Sipping coffee at a café in Paris, Sugar Sammy taught me the basics of the French sneer.

“A modified duck face”, he demonstrates, “with one eyebrow raised.”

Then he jokingly indulges in what he calls the favourite pastime in France’s quaint streetside cafes: judging passersby.

“See, there is a man who just walked by with a purse.”

Mocking Parisians is his day job these days. Finally getting paid, he quips, for something he has done for years. The Quebec comedian is taking on the French market after becoming a household name in his home province.

The French are just one of the victims of his edgy humour. Sugar Sammy has built a brand mocking the quirks of culture.

One of his favourite targets, Quebec separatists. That is how he first attracted my attention.

“Are you happy with where you are sitting, or do you want to separate from the rest of the audience and create your own section?” he asks during one of Montreal shows. Even the separatists join the laughter.

Sugar Sammy was born Samir Khullar to parents who immigrated from northern India.

Quebec’s bill 101 protecting the province’s official language forced him into a French school.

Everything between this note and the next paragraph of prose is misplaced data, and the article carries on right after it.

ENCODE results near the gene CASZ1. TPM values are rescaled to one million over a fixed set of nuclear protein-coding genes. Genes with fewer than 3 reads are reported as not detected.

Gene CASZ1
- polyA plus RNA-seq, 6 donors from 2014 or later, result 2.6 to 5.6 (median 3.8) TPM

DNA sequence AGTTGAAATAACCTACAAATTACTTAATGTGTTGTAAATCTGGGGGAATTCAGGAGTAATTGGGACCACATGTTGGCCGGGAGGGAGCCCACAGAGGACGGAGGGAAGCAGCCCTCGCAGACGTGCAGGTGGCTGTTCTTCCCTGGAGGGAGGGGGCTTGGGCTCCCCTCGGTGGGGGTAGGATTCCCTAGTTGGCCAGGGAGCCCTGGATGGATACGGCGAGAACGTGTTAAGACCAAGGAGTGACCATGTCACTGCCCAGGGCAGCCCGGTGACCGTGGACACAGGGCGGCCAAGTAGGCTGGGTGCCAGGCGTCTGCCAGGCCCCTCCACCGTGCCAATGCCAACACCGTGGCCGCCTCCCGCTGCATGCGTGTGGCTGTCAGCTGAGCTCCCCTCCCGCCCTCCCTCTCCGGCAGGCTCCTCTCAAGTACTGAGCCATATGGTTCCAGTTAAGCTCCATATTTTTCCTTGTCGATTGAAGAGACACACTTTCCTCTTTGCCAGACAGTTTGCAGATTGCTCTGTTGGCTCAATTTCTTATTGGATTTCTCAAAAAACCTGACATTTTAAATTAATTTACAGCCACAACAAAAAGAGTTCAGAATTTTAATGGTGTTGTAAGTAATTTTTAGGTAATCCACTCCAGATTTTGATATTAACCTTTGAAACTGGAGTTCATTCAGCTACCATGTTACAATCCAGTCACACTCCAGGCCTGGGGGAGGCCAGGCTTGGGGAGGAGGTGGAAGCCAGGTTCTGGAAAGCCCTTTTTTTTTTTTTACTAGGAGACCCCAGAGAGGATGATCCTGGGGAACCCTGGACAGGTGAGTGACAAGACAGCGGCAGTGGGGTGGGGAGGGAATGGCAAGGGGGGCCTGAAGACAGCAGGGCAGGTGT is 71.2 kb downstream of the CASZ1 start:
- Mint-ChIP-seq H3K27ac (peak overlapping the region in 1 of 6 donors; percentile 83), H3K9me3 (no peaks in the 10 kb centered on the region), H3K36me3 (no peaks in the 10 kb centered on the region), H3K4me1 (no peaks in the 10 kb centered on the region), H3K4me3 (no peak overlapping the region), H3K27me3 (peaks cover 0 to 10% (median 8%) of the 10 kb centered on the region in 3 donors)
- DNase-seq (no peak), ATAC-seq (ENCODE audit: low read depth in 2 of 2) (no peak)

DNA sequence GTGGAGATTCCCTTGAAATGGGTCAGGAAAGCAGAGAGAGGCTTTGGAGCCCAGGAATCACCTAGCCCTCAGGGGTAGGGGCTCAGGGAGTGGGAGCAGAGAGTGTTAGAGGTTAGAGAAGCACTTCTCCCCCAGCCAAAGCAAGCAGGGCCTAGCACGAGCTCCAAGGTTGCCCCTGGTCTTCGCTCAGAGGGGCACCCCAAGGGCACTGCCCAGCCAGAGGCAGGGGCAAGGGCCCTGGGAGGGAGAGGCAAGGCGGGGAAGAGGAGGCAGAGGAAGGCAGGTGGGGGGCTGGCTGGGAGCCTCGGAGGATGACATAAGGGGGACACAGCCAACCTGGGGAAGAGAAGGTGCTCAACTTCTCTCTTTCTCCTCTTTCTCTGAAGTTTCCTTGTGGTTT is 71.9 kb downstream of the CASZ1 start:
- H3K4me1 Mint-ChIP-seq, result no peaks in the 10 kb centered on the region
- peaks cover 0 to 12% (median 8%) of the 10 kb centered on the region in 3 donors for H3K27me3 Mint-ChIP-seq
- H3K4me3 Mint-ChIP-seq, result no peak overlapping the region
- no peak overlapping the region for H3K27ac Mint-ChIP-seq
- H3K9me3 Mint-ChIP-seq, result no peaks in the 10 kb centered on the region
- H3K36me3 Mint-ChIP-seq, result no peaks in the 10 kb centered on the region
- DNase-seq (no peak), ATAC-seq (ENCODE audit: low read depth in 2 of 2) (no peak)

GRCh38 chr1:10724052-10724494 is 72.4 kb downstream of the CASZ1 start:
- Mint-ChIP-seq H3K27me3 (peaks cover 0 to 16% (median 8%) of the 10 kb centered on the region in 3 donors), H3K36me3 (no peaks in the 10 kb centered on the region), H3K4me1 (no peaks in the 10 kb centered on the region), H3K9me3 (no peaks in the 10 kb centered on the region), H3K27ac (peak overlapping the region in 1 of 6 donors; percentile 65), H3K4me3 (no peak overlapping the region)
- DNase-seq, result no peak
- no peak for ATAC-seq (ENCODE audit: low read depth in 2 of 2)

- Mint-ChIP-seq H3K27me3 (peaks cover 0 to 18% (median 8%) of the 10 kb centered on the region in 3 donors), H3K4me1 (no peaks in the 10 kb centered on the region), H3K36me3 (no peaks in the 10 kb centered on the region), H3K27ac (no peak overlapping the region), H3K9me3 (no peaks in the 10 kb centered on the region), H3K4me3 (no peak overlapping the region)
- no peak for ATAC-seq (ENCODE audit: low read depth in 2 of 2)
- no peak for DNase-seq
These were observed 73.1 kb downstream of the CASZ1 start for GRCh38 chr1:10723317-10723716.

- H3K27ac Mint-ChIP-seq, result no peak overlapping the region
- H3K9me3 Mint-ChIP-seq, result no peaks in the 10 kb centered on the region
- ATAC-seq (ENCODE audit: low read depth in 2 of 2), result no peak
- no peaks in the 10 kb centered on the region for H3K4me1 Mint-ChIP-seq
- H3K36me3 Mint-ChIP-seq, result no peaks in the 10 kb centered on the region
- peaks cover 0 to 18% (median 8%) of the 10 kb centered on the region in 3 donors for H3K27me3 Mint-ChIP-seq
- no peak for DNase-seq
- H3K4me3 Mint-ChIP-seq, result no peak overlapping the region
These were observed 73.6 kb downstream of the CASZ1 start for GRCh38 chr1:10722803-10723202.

“I actually feel very fortunate that I went to a French school, because I don’t think I would have learned French in the same way that I did in my developmental years. I mean it was—it was good to have it early on,” he says.

A surprise, perhaps, to critics who have called him a francophobe, a dangerous federalist. He has even received threats for advertising stunts flaunting the province’s language laws.

But he says he is pushing the boundaries of standup comedy. He studies cultures like an anthropologist, and holds up a magnifying glass to the quirks he observes.

After making Quebec comedy history with a run of wildly successful bilingual shows, Sugar Sammy decided to start from scratch in Europe.

It was both a business and a creative decision. In France, he could push boundaries even further. If it didn’t work, he could simply pack up and go home to Montreal.

And the one-liners have been biting.

“France, I love France,” he tells his Parisian audience. “You are my favourite Arab country.”

French critics have responded with applause, saying his outsider status fuels extra laughs.

“It’s funnier”, says humour writer Rossana Di Vincenzo. “I think he brings it to another level. “

Off stage, I discovered a not so brash or harsh Sammy as his on-stage persona. He chats amicably about politics, his life in Paris, and the restaurants he likes. He is business-savy, and mindful of his image.

But it all seems to be working.

Walking through both the Montreal neighbourhood where he grew up and the Parisian arrondissement he adopted, fans just keep on stopping him for selfies.

Watch our documentary 'The Outsider' on CTV, Saturday at 7 p.m.